Here’s the thing you should keep in mind about the long-term deficit. Under current law, the Bush tax cuts will expire. They will expire unless a majority of House members and 60 senators and the president of the United States agree to extend them. Consequently, either 41 Democratic senators or else President Obama plus 34 Democratic senators or else President Obama plus 146 Democratic House members can ensure a large increase in federal revenue. There is absolutely no need to get even a single Republican to assent to this plan.
Absolutely everything you’ve heard over the past year or month or week about various “bargains” or deals flows from the fact that Democrats have taken this idea off the table. Instead, President Obama is trying to obtain a bipartisan agreement in which Democrats agree to make taxes lower than current law specifies in exchange for Republicans agreeing to make taxes higher than they are this year. That is to say that left-wing revenue-lovers will be giving up a policy concession — tax revenue — in exchange for Republicans conceding a political point. This creates a crippling bargaining weakness for the Democrats. The Republican negotiating objective is low taxes, but the Democratic negotiating objective is bipartisan agreement. An underlying issue here is something that drives me nuts and that I think progressives need to think much harder about — the toxic impact of the Democrats rallying in 2008 around the cry of absolutely no tax increases of any kind for the non-rich. Pushing for a more progressive tax code is great, but pushing for rich-people-only tax increases has proven to be a good applause line in speeches that’s made actual governance incredibly difficult.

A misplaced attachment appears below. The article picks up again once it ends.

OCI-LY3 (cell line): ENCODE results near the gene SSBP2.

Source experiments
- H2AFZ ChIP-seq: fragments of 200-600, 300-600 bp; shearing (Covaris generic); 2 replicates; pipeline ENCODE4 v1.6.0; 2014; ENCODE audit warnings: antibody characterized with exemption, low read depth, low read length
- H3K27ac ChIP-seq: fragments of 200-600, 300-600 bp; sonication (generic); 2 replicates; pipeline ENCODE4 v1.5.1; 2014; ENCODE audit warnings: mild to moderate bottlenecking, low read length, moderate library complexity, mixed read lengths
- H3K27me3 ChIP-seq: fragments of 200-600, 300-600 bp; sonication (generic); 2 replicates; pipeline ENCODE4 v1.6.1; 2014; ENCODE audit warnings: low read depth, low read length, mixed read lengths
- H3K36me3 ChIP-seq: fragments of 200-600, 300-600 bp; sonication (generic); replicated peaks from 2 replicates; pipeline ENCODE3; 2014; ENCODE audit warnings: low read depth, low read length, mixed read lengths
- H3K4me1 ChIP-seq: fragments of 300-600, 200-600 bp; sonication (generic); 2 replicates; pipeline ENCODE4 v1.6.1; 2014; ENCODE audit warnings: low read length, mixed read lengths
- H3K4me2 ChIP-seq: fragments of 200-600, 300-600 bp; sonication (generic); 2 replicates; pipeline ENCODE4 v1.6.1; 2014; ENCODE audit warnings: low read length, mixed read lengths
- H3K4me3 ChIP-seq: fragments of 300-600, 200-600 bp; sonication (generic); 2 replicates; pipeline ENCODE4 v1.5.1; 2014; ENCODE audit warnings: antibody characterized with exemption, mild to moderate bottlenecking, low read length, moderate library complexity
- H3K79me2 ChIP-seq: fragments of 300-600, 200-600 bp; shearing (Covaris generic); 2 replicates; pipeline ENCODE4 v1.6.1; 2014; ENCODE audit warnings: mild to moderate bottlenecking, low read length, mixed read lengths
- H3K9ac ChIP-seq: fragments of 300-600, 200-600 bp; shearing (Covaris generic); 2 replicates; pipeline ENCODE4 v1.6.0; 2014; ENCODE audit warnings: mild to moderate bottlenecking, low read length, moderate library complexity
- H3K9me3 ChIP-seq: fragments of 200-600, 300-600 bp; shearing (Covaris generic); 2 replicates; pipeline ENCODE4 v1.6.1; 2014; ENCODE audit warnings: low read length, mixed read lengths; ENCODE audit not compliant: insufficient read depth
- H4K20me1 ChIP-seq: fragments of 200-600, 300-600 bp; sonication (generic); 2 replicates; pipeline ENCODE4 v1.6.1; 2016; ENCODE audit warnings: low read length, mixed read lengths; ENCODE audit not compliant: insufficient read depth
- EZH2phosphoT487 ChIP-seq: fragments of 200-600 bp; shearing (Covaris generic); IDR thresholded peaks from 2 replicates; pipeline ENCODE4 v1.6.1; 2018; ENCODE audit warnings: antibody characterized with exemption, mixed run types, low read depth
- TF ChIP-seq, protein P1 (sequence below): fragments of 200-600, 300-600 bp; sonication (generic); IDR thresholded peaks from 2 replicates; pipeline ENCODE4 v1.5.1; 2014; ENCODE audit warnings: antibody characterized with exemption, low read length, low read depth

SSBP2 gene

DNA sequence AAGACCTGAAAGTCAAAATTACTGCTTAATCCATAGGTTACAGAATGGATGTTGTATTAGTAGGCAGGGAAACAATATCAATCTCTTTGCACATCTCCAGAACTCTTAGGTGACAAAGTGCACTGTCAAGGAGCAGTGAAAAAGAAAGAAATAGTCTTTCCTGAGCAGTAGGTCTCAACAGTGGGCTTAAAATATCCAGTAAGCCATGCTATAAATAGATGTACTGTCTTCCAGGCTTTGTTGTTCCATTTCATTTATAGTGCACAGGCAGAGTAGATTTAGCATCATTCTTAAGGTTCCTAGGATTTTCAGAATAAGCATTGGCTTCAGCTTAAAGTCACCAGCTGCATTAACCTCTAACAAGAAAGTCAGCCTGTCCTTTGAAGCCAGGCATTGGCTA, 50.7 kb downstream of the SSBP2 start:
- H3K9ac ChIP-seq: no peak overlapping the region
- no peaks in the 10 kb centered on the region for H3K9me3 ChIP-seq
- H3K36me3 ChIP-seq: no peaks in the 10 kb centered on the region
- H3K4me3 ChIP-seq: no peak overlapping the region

In other words, people should listen to Michael Bloomberg on taxes even while deploring his views on busting up protests.